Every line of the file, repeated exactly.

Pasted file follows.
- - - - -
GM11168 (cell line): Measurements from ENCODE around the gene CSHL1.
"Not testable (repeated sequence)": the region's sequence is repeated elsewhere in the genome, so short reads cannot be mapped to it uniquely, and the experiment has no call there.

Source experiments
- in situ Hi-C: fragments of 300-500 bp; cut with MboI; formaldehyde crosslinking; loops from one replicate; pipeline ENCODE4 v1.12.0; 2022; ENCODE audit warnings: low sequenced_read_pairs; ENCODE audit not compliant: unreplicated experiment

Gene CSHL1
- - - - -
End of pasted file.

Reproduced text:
GM11168 (cell line): Measurements from ENCODE around the gene CSHL1.
"Not testable (repeated sequence)": the region's sequence is repeated elsewhere in the genome, so short reads cannot be mapped to it uniquely, and the experiment has no call there.

Source experiments
- in situ Hi-C: fragments of 300-500 bp; cut with MboI; formaldehyde crosslinking; loops from one replicate; pipeline ENCODE4 v1.12.0; 2022; ENCODE audit warnings: low sequenced_read_pairs; ENCODE audit not compliant: unreplicated experiment

Gene CSHL1